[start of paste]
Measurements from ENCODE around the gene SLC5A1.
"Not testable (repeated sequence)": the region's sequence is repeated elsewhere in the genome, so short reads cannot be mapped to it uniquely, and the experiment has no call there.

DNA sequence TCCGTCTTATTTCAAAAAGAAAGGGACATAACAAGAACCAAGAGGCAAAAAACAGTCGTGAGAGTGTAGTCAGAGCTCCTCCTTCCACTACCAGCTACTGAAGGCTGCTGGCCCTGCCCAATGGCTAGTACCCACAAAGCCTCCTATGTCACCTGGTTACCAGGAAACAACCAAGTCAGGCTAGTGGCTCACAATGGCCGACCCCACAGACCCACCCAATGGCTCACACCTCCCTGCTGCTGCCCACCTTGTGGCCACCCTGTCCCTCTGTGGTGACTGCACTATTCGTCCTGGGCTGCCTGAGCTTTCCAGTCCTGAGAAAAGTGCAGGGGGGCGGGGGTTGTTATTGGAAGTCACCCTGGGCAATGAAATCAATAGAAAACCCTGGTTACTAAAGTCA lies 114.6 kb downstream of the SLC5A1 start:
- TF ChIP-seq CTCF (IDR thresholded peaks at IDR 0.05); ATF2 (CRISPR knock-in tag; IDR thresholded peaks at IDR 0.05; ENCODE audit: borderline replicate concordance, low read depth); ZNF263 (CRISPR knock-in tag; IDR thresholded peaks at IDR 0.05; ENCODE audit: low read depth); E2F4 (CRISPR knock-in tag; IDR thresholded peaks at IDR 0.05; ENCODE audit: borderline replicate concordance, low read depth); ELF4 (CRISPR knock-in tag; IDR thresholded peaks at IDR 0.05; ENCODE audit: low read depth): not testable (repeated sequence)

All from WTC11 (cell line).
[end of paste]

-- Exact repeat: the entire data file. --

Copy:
Measurements from ENCODE around the gene SLC5A1.
"Not testable (repeated sequence)": the region's sequence is repeated elsewhere in the genome, so short reads cannot be mapped to it uniquely, and the experiment has no call there.

DNA sequence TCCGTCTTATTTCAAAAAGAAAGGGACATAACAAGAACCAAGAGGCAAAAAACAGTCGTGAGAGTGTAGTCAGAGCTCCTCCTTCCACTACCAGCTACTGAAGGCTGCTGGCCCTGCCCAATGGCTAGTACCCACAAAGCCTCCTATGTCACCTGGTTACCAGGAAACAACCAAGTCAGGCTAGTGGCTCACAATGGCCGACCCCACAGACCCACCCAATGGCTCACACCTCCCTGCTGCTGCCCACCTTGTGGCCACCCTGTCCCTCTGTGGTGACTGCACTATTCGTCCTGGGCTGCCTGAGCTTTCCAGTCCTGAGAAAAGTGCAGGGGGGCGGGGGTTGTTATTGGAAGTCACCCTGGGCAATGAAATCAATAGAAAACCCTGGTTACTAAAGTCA lies 114.6 kb downstream of the SLC5A1 start:
- TF ChIP-seq CTCF (IDR thresholded peaks at IDR 0.05); ATF2 (CRISPR knock-in tag; IDR thresholded peaks at IDR 0.05; ENCODE audit: borderline replicate concordance, low read depth); ZNF263 (CRISPR knock-in tag; IDR thresholded peaks at IDR 0.05; ENCODE audit: low read depth); E2F4 (CRISPR knock-in tag; IDR thresholded peaks at IDR 0.05; ENCODE audit: borderline replicate concordance, low read depth); ELF4 (CRISPR knock-in tag; IDR thresholded peaks at IDR 0.05; ENCODE audit: low read depth): not testable (repeated sequence)

All from WTC11 (cell line).